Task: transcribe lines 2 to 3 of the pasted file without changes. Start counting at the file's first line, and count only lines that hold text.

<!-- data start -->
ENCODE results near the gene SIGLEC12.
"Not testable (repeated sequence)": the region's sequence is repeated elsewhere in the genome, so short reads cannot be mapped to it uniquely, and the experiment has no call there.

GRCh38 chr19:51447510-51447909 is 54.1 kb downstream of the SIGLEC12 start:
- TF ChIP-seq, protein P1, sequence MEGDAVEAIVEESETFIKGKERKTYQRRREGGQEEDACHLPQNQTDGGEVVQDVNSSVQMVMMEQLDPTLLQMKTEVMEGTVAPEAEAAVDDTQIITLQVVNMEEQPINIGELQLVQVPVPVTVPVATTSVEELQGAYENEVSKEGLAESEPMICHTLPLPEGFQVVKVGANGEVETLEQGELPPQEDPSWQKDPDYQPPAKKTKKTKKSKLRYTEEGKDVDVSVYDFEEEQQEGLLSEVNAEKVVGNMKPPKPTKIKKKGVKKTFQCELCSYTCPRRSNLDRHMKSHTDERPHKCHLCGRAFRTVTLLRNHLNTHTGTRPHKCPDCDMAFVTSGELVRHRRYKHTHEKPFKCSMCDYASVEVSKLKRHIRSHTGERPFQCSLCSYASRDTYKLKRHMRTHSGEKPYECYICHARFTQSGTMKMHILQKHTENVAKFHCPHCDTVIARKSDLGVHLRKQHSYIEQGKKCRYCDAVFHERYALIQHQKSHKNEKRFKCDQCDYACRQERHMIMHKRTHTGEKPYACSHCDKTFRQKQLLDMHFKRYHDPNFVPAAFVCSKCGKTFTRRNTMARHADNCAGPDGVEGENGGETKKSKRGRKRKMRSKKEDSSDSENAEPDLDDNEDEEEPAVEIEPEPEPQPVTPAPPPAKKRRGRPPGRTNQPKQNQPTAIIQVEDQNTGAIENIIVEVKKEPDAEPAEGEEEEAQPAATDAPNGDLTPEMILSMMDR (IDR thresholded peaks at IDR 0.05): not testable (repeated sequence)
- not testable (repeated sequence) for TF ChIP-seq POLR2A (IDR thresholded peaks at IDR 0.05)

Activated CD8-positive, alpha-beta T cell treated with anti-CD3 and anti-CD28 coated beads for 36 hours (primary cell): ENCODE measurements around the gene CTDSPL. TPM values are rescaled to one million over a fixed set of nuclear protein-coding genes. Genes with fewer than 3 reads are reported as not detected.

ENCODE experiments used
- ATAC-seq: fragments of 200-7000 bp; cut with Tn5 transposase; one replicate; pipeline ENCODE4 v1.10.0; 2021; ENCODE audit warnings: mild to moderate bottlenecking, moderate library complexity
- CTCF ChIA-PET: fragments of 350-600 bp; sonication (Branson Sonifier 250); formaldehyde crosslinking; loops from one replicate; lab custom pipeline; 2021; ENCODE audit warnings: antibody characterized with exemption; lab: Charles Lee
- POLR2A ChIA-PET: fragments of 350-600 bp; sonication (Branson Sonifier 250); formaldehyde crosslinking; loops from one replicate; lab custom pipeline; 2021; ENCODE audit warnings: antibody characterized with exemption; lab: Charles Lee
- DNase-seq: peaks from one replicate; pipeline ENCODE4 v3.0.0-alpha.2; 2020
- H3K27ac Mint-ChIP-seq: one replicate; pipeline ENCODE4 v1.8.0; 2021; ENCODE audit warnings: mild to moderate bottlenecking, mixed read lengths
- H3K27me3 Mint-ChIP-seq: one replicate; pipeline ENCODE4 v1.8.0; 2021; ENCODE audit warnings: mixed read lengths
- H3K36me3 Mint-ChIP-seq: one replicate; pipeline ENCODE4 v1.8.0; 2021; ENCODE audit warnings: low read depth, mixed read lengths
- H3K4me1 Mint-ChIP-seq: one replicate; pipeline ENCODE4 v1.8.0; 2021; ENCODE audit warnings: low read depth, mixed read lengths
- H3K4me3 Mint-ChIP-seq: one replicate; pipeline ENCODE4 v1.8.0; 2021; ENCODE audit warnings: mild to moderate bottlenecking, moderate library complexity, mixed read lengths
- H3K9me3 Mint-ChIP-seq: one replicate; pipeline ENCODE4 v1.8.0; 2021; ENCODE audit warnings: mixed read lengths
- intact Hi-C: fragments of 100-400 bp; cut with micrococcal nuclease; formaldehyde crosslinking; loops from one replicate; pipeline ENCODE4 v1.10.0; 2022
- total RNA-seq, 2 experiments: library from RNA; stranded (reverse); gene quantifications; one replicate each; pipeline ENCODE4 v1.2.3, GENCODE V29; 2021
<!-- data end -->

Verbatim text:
"Not testable (repeated sequence)": the region's sequence is repeated elsewhere in the genome, so short reads cannot be mapped to it uniquely, and the experiment has no call there.

GRCh38 chr19:51447510-51447909 is 54.1 kb downstream of the SIGLEC12 start: